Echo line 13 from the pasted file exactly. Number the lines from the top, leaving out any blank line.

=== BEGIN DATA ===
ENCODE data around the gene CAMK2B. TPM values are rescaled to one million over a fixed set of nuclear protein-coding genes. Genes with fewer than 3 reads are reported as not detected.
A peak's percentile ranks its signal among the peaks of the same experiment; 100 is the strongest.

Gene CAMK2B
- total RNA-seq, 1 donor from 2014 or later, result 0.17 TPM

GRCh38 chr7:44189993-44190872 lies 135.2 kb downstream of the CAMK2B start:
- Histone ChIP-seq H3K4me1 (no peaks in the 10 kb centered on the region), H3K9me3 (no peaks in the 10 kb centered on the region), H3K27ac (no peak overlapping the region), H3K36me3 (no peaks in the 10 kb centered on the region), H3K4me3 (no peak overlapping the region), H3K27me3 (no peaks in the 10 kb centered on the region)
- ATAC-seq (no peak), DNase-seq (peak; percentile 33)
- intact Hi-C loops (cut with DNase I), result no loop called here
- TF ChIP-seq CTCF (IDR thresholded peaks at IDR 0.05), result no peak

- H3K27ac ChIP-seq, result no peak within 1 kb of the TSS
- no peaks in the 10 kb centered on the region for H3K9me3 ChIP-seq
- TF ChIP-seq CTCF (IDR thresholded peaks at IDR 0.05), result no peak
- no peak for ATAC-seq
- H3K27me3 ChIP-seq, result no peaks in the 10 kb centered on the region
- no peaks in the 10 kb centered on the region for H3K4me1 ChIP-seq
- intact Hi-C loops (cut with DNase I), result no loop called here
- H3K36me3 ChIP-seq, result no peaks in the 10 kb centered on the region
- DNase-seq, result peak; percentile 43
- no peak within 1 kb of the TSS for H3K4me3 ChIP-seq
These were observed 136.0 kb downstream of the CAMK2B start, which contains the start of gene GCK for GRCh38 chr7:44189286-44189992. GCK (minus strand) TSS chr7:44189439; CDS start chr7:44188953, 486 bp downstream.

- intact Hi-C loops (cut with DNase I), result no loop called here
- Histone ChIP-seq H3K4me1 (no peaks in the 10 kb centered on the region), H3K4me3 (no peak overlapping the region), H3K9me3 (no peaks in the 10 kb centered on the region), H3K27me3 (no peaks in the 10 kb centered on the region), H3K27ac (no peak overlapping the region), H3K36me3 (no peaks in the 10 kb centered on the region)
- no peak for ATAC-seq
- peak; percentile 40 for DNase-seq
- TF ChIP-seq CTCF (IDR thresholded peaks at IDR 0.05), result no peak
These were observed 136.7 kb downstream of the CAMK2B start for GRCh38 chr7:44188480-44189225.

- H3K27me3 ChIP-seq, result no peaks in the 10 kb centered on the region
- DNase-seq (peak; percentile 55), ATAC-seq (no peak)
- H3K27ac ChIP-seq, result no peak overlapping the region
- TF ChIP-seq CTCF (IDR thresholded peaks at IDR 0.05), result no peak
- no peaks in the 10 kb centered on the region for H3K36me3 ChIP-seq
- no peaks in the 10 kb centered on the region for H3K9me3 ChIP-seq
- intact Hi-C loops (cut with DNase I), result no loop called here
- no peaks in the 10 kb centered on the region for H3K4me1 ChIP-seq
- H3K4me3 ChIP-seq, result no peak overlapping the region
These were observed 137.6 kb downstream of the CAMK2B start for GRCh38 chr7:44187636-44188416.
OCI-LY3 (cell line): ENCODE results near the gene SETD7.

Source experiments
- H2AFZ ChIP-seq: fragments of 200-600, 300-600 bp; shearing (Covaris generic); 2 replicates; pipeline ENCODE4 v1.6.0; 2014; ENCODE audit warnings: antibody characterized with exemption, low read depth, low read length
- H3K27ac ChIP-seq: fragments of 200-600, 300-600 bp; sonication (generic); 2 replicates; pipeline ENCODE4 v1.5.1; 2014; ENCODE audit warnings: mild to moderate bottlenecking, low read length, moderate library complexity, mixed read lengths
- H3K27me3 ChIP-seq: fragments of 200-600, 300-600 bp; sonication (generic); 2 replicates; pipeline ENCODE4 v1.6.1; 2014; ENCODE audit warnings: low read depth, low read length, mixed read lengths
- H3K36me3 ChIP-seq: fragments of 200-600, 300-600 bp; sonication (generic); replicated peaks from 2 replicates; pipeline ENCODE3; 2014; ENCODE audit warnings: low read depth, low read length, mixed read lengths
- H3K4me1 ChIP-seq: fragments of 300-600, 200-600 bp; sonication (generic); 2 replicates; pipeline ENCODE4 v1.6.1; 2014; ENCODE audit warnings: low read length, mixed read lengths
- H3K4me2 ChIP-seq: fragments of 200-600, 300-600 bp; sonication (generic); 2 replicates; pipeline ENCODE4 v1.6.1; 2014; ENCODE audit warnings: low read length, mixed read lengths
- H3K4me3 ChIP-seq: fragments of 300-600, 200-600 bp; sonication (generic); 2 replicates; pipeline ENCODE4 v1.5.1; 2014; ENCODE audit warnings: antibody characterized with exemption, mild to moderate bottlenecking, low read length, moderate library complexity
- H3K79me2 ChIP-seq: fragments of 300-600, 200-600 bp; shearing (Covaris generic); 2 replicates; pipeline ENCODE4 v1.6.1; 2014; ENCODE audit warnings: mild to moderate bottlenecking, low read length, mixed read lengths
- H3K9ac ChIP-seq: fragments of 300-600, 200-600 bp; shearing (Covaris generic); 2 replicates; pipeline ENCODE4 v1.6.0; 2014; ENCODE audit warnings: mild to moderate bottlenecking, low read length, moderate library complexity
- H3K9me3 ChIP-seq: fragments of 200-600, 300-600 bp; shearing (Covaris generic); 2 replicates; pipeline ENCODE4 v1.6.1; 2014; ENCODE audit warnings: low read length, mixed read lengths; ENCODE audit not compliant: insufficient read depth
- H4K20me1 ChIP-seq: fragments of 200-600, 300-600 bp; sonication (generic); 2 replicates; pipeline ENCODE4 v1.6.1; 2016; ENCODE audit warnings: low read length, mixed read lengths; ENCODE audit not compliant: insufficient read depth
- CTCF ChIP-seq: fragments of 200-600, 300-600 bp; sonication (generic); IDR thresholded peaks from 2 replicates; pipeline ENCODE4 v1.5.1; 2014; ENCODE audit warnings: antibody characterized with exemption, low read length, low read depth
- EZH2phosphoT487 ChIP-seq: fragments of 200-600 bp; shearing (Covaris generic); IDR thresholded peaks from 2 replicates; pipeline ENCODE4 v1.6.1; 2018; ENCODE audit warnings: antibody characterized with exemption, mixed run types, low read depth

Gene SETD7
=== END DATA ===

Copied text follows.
- no peak for ATAC-seq